Students and scholars in the Arab region, along with American university leaders, welcomed the decision of the new U.S. president, Joseph R. Biden, Jr., to end the Trump administration’s so-called “Muslim ban.” That ban stopped most people from several predominantly Muslim countries—including Libya, Sudan, Yemen and Iran—from entering the United States.
“Now I feel there is hope for a new path,” said Rana Shaban, a Syrian physician living in Istanbul, Turkey. Because of her Syrian passport, her previous plans to go to America to complete a Ph.D. were dashed.
The change in policy is “a vital component of restoring the confidence of international students and scholars as they choose whether to study and contribute to U.S. campuses, our economy, and our communities,” said Esther D. Brimmer, executive director of NAFSA: Association of International Educators. NAFSA describes itself as “the world’s largest nonprofit association dedicated to international education.”
Students from most of the targeted countries (though not Syrians) were granted exemptions from the ban, but approval of their visas was slowed down, and publicity surrounding the ban discouraged many Arab students from applying for a U.S. visa. (See a related article, “U.S. Selective Ban on Visas Shuts Out Arab Students”).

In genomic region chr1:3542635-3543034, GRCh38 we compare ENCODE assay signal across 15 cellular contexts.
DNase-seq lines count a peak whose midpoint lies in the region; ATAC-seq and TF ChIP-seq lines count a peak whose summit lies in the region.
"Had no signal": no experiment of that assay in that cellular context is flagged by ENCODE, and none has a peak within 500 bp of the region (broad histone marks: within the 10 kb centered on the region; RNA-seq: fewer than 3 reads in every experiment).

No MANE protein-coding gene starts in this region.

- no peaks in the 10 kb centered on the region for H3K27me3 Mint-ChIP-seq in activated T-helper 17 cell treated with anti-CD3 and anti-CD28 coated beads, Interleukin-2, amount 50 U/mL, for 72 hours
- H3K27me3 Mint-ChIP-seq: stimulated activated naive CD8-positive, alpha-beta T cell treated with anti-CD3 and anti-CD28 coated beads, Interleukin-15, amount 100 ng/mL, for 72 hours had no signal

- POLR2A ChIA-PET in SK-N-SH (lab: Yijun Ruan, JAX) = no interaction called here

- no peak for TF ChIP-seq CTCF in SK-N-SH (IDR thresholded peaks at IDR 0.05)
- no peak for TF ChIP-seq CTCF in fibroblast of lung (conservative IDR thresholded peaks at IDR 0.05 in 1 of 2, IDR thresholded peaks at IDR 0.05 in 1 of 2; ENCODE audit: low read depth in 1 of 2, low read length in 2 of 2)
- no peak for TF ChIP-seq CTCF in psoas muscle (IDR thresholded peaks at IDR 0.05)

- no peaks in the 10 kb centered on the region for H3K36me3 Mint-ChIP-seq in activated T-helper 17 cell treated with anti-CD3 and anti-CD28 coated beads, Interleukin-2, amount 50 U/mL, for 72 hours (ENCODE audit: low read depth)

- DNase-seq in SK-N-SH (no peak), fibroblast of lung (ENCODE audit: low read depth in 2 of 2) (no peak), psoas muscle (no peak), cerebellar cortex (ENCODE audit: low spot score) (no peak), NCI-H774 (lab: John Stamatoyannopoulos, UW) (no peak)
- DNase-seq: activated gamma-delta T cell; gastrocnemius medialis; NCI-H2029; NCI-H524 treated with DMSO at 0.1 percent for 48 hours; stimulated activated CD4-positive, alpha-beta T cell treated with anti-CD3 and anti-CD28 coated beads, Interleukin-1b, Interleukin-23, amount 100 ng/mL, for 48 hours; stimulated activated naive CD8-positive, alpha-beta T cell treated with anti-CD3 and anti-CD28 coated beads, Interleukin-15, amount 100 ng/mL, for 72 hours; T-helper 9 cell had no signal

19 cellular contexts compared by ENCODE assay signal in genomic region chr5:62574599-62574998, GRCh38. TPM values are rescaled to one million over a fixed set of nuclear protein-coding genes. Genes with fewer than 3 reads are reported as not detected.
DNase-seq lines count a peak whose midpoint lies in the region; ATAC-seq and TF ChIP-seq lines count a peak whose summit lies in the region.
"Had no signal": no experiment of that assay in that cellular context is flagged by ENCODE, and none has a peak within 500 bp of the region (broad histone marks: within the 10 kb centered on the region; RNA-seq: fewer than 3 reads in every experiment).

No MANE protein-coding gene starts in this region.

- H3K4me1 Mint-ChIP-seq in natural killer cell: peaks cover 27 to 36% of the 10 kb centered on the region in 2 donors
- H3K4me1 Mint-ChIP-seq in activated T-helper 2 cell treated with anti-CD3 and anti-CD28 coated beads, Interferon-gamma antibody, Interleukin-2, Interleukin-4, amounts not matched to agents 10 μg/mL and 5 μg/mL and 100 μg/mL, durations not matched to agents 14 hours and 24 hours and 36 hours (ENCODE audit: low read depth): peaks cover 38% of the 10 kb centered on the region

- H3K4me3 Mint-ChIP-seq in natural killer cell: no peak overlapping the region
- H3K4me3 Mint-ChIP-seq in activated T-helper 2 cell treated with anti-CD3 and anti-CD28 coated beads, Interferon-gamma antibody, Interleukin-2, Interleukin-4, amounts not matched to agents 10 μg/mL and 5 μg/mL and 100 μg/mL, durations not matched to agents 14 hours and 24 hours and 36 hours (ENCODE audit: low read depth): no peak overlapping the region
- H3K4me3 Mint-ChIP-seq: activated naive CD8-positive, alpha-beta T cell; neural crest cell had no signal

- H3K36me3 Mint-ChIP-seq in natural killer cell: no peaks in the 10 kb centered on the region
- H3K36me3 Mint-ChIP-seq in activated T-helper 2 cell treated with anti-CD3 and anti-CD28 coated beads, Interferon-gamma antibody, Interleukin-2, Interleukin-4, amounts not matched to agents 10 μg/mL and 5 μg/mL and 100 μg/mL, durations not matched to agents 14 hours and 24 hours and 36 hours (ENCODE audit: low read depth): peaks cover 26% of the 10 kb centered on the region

When the ban went into effect, it caused a lot of hardship, international educators said, including for students from countries included in the ban who were already enrolled in American universities and got trapped outside of the United States. “We literally had students in the air or in Canada returning to campus who were stopped and turned back,” says Josh Taylor, New York University’s associate vice chancellor for global programs and mobility services
After several weeks of frantic efforts, the university managed to retrieve the affected students. With 21,093 international students enrolled during the 2019-2020 academic year, New York University is the largest host of foreign students among American institutions, according to the annual “Open Doors” report, published by the Institute of International Education.
A Chaotic Time
The ban played havoc with the lives of students from restricted countries, says Shafiqa Ahmadi, professor of education and co-director of the University of Southern California’s Center for Education, Identity & Social Justice. The university is the third-highest host of foreign students among American institutions. (See a related article, “Fewer Arab Students Head for the United States”).